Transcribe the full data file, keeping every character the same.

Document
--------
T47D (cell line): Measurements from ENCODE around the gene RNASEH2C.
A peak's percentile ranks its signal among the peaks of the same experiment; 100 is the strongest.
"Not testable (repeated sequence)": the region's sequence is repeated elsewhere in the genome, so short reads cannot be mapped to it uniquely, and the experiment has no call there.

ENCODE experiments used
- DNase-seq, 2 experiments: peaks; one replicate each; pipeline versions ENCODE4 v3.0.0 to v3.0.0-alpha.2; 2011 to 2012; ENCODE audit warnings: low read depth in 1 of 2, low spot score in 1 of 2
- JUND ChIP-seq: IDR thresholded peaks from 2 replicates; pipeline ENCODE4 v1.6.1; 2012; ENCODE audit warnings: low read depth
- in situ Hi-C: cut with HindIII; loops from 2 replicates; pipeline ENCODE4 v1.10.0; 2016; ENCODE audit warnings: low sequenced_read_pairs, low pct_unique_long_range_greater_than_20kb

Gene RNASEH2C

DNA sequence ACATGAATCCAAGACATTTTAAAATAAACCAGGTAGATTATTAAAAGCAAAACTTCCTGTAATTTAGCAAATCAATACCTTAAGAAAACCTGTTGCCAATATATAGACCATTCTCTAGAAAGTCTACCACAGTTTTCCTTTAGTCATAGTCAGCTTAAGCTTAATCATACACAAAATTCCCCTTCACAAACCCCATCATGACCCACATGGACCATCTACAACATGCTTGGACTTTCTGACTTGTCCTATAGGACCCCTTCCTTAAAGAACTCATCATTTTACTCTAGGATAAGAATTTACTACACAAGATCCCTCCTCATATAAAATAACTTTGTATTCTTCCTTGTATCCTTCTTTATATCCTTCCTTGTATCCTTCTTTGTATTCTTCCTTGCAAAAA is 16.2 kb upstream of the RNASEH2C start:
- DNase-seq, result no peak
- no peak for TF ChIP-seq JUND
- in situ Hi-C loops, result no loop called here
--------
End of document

T47D (cell line): Measurements from ENCODE around the gene RNASEH2C.
A peak's percentile ranks its signal among the peaks of the same experiment; 100 is the strongest.
"Not testable (repeated sequence)": the region's sequence is repeated elsewhere in the genome, so short reads cannot be mapped to it uniquely, and the experiment has no call there.

ENCODE experiments used
- DNase-seq, 2 experiments: peaks; one replicate each; pipeline versions ENCODE4 v3.0.0 to v3.0.0-alpha.2; 2011 to 2012; ENCODE audit warnings: low read depth in 1 of 2, low spot score in 1 of 2
- JUND ChIP-seq: IDR thresholded peaks from 2 replicates; pipeline ENCODE4 v1.6.1; 2012; ENCODE audit warnings: low read depth
- in situ Hi-C: cut with HindIII; loops from 2 replicates; pipeline ENCODE4 v1.10.0; 2016; ENCODE audit warnings: low sequenced_read_pairs, low pct_unique_long_range_greater_than_20kb

Gene RNASEH2C

DNA sequence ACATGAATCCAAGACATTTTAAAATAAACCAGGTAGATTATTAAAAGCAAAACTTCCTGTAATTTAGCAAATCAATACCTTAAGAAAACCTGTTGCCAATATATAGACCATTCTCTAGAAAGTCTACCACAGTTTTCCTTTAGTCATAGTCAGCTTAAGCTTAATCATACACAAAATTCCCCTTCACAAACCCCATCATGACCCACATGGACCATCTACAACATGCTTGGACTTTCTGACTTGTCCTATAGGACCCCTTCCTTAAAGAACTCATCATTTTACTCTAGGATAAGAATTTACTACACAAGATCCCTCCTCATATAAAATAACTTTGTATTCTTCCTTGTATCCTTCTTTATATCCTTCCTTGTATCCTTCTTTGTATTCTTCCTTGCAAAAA is 16.2 kb upstream of the RNASEH2C start:
- DNase-seq, result no peak
- no peak for TF ChIP-seq JUND
- in situ Hi-C loops, result no loop called here